9 Months Of No Period Comes With A Price, My Friends
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After my bleeding had stopped about three weeks after I had my baby, I was (predictably) completely confused as to why I was suddenly gushing again. My mind raced through the possibilities — could it be my period already? Doubtful, considering I was exclusively breastfeeding and my cycle had not returned with my other children until eight months. Could I be dying of a postpartum hemorrhage? I didn't feel woozy or dizzy. Maybe there was something left up in there and my cervix couldn't close? First of all, gross, and second of all, how on earth would I know?
Much like pregnancy, postpartum bleeding can look different for every woman, but there are some basic mysteries that can be cleared up.
Six weeks is just an average
"You can bleed for about six weeks," says Dr. Draion Burch, an osteopathic obstetrician and gynecologist at Magee-Womens Hospital of the University of Pittsburgh Medical Center. "It doesn't matter if you had a C-section or a vaginal delivery. Some women will bleed a little longer and some women will bleed a little shorter." The important takeaway here, folks, is that the six-week average is just that — an average. That six-week timeline comes from the average length of time it takes for a woman's cervix to close back up after childbirth, but that certainly doesn't mean that you will only bleed for six weeks and not a day longer. I've heard of women only bleeding for a few days and some bleeding for twelve weeks.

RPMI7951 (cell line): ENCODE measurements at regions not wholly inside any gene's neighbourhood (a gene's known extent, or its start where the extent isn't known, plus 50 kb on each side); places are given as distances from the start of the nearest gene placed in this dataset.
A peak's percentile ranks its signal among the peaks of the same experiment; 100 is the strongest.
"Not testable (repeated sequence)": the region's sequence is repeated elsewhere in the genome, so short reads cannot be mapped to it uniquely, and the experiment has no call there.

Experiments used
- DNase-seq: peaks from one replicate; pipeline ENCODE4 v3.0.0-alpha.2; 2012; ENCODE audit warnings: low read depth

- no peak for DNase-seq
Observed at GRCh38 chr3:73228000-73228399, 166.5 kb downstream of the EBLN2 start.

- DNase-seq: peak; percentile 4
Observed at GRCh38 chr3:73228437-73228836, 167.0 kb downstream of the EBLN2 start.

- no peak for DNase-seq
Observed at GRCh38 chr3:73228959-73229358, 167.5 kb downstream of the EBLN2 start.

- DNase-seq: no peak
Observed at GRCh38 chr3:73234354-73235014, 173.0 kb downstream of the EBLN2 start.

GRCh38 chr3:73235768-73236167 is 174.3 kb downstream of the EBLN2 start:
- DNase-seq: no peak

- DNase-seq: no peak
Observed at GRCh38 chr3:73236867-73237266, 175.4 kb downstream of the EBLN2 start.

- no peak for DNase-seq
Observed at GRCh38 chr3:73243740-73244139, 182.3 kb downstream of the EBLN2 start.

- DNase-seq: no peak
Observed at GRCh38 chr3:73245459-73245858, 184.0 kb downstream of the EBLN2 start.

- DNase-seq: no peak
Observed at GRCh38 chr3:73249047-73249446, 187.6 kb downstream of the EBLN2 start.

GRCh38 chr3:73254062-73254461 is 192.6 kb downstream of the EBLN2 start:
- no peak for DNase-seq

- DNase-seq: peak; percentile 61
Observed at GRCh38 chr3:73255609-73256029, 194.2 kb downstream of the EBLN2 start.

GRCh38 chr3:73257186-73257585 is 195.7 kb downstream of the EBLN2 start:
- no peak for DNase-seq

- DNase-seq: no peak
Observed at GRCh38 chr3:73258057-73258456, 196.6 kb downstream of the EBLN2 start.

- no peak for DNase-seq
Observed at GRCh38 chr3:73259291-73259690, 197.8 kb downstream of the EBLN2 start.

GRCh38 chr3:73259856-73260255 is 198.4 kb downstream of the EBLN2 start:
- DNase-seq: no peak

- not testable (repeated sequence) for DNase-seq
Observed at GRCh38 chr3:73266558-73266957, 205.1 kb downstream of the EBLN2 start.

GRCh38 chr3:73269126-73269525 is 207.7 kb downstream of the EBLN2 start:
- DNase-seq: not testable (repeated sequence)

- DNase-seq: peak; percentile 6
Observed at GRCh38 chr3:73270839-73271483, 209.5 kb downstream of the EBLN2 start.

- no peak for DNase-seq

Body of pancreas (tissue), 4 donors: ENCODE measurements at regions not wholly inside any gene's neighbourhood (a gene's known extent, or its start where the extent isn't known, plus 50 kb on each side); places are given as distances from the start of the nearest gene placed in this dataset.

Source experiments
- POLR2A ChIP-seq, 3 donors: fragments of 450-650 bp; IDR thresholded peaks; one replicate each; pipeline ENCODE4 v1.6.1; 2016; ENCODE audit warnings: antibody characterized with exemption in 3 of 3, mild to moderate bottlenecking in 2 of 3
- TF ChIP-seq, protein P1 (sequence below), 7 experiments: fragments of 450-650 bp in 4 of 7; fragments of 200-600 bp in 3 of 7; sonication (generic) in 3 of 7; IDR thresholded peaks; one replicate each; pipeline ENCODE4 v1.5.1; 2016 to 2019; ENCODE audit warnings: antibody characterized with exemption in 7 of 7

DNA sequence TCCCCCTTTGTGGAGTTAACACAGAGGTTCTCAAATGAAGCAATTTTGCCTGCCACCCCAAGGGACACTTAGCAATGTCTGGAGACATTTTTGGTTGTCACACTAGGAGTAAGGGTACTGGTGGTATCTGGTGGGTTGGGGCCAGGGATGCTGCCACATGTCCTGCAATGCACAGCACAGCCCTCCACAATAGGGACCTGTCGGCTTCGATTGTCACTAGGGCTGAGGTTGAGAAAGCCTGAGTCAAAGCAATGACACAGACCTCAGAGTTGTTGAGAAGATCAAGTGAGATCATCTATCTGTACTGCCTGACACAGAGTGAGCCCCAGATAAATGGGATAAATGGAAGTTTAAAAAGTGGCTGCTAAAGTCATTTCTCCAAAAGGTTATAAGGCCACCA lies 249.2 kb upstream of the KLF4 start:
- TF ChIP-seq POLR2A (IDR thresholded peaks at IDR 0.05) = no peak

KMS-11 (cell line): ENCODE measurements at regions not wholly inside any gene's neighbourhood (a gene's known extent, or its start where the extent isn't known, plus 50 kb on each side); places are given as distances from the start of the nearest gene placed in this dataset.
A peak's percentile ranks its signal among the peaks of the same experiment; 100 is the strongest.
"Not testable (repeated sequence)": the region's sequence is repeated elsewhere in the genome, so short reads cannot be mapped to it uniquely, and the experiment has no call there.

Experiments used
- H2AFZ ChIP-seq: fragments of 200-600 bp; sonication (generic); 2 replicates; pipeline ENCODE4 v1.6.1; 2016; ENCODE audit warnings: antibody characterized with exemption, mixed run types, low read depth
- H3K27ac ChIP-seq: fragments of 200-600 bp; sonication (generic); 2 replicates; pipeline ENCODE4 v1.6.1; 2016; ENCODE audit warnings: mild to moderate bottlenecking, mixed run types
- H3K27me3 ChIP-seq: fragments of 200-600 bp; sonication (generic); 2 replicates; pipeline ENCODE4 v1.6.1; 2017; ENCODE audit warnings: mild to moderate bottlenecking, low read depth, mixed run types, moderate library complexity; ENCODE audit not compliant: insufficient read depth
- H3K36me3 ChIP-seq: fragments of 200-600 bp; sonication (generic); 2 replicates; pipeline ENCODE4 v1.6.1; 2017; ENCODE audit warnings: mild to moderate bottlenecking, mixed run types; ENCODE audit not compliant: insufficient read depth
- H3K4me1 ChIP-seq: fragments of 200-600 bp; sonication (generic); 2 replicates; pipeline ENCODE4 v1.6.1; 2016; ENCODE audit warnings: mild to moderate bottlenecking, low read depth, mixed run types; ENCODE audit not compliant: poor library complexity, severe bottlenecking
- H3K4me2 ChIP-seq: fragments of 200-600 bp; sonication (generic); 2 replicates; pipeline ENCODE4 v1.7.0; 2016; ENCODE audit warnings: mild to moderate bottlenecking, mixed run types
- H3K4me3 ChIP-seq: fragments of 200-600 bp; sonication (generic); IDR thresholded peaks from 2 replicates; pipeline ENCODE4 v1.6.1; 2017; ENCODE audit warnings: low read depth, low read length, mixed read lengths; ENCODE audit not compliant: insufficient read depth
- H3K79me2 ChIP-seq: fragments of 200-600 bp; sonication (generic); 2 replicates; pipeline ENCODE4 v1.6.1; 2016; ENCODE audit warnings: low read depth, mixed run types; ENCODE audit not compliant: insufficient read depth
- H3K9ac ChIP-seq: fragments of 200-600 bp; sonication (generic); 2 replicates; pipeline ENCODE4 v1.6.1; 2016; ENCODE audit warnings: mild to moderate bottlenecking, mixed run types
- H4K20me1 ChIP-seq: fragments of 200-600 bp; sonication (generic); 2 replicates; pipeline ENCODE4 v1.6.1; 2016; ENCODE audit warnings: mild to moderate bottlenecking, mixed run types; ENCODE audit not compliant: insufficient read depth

Um, what's that smell?
Have you ever noticed that your bleeding has kind of a sweetish smell? I know, it's weird, right? But there is a legitimate reason it smells like that. "The sweet smell usually occurs on day three after your delivery," explains Dr. Burch. "It comes from white blood cells and other cells from the uterine lining."
Your bleeding can start and stop
In my experience, I mysteriously started bleeding again after losing those lovely hospital-grade pads around week three and I had no idea why. Until I thought back to what kind of activity I had done that week — dragging my two oldest and my newborn with me on a work trip and a twelve-hour round-trip train ride. Oops. Turns out, "overdoing it" after you give birth may be to blame for the restart of bleeding. Many different things, such as hormones, stress or weight loss in the postpartum period can affect your bleeding, says Dr. Burch. And in some cases, especially for women who aren't exclusively breastfeeding, your period can also come back as early as four weeks. Any increased blood flow after your flow had previously been slow should be a signal to you to take it down a notch and put those feet up.
When stuff gets serious
At discharge, nurses tell new moms to call their doctors when they are soaking more than one pad per hour, or if they pass a "big" clot. But what the heck does that mean? Basically, if you pass a few random clots, especially if it happens after you've been sleeping or sitting for a while, don't panic. That's normal. But if you have repeated, large clots accompanied by heavy bleeding, it could be a signal that your uterus still has some tissue in it so it can't contract all the way down. And know that a true, emergency postpartum hemorrhage can really happen at any time, even as far out as six weeks after birth.